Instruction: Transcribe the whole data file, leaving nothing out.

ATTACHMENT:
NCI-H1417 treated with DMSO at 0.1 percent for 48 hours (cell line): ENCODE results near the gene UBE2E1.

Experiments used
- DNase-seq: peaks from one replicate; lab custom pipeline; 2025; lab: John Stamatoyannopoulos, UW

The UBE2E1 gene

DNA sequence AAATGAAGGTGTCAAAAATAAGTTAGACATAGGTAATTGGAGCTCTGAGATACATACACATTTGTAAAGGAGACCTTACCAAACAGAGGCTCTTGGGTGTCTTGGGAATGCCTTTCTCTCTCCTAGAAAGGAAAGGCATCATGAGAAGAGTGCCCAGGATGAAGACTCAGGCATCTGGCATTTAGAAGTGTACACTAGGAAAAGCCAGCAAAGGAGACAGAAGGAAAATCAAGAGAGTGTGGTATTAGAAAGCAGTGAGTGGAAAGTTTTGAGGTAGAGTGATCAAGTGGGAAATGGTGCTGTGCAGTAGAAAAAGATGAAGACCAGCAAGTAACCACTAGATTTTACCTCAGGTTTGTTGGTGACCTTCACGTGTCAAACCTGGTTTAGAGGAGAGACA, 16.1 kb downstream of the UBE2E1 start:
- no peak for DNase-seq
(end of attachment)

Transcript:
NCI-H1417 treated with DMSO at 0.1 percent for 48 hours (cell line): ENCODE results near the gene UBE2E1.

Experiments used
- DNase-seq: peaks from one replicate; lab custom pipeline; 2025; lab: John Stamatoyannopoulos, UW

The UBE2E1 gene

DNA sequence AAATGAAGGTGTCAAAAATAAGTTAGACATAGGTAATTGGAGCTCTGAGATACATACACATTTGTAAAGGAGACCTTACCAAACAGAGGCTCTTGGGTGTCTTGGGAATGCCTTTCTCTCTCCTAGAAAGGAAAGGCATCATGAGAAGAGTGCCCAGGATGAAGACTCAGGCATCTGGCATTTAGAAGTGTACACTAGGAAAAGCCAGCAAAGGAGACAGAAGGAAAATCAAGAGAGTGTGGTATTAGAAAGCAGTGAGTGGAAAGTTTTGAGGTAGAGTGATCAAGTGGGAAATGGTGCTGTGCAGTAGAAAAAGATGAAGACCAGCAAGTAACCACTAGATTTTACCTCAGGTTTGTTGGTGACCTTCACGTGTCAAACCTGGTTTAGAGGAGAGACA, 16.1 kb downstream of the UBE2E1 start:
- no peak for DNase-seq